51 O Krauncha Continent that did abound in kalpa trees inseparably clasped by twining ivy of golden color, say, where have you hidden with your towering Krauncha Mountain? 52 O Pushkara Continent, where are you now with your clear fountains, always decorated with beds of lotus bushes where the silvery swans of Brahma used to play? 53 O, where have your kadamba groves gone, with their outstretched branches on all sides, whose sheltered coverings were frequented by aerial apsara nymphs for their secluded amusements?

54 O where has Gomedha Continent gone with its springs of sweet waters, and flowery gardens by its holy places? Where are those valleys beautified by kalpa trees and their golden creepers? 55 Ah, where is Saka Continent with its forests of heavenly evergreen trees? The very memory of them raises a sense of holiness and sensations of heavenly bliss. 56 Ah! Where are those tender plants that waved their leaves at the gentle breeze? Where are those blooming flowers that had brightened the scene all around? 57 The devastation of all these beautiful landscapes fills our minds with pity and grief. We do not know how much more piteous and painful it must be to the majority of mankind.

58 Ah, when shall we again see sugar-cane fields by the sea of sugar waters and hardened sugar candy on the dry lands about? When shall we see candy made of molasses and confectionary dolls of sugar? 59 When shall we again sit on our golden seats on Mount Meru and see the merry dance of beautiful apsaras daubed with sandal paste in their palm and tamara tree grooves, blown by the cooling breeze of kadamba and kalpa trees on woodland mountains?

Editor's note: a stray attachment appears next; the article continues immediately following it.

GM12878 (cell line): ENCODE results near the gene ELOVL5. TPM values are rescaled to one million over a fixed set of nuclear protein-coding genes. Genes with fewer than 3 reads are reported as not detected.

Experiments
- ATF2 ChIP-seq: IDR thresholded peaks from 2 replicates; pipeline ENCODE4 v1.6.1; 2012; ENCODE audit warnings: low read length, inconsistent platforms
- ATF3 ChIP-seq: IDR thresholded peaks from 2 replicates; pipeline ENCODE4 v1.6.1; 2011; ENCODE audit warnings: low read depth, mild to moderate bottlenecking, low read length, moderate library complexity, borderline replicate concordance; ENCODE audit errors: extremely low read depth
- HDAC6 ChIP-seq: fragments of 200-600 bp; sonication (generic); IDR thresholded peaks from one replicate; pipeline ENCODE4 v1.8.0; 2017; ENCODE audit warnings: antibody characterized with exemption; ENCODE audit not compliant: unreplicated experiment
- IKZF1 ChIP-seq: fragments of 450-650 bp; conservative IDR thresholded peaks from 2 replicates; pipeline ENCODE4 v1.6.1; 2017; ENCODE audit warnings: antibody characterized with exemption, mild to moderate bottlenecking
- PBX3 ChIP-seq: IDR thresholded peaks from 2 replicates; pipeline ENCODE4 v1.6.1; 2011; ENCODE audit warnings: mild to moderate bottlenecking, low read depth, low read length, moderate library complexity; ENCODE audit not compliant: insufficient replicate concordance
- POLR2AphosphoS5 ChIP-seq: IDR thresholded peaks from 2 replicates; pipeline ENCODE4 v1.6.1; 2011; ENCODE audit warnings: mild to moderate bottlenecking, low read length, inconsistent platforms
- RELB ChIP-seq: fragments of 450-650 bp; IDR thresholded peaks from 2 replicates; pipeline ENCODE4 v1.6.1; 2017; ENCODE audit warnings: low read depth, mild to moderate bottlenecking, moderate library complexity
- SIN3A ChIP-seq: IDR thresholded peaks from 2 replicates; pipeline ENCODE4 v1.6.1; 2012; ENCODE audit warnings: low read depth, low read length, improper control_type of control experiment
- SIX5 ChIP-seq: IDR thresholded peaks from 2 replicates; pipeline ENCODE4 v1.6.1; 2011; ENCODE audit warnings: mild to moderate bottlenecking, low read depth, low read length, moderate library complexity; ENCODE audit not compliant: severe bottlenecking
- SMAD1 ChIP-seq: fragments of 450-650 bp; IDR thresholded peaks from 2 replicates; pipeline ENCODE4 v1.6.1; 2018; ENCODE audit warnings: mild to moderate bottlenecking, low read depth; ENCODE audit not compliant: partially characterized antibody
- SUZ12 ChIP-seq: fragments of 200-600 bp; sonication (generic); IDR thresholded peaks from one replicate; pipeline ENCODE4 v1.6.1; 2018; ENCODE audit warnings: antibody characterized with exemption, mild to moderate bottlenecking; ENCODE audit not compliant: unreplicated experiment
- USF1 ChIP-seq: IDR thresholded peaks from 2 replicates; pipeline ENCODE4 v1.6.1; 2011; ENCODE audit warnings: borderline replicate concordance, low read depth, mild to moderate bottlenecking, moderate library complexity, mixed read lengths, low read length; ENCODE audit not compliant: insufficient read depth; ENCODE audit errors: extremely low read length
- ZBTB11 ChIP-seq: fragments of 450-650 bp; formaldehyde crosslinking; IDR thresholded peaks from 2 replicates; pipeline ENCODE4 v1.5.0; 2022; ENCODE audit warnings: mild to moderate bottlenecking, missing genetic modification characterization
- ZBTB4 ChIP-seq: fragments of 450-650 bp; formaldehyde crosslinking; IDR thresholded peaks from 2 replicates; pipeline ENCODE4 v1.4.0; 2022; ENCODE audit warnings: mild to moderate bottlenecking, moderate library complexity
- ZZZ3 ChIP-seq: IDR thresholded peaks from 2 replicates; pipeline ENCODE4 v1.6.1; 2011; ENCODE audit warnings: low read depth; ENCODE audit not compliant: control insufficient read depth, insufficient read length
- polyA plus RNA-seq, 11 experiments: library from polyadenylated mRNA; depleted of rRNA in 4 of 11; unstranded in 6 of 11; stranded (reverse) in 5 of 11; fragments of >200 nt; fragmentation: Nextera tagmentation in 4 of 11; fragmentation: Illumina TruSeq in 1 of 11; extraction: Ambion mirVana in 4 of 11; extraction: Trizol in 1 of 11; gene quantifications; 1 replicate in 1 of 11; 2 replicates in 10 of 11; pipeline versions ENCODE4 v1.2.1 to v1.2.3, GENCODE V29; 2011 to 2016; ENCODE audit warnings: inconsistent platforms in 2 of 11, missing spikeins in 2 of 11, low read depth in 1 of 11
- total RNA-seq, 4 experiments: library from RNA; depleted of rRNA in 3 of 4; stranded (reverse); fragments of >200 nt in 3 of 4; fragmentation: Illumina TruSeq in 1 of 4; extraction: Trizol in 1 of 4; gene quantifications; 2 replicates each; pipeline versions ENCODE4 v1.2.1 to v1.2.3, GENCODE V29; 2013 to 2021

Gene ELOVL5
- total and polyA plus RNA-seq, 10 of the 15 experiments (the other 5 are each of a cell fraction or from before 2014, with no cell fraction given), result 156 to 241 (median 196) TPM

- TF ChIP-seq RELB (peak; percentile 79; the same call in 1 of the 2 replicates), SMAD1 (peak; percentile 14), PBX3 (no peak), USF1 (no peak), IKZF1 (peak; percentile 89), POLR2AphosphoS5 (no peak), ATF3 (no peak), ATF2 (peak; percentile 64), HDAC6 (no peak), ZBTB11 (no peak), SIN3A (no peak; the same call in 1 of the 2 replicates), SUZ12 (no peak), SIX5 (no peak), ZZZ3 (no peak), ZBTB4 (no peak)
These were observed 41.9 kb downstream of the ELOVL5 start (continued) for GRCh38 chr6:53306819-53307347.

60 Ah, we remember the memorable Jambuvati River flowing with the sweet juice of jambu fruit, passing through Jambu Continent to its boundary ocean. 61 “I often remember,” said one, “the giddy song and dance of celestial apsaras in the thick and shady groves of sailendra trees and in the shelter of mountains beside the heavenly stream. It tears my heart. like the lotus flower as it opens its petals in the morning.”

62 Another one said, “Look at this ocean of blood, sparkling like melted gold on the top of the golden mountain of Meru, brightening the beams of the rising and setting sun, or as moonbeams spread over the face of all sides of heaven.”

63 Alas, we know not where the earth has gone, with all her encircling oceans about the continents. Nor do we know where that high hill of Himalaya has fled, which was the resort of many rainy clouds and yielded lotus flowers on its summit. 64 We do not know where those rivers, forests and groves which had decorated the earth have gone. We have pity for the cities and villages and their people that are now seen no more.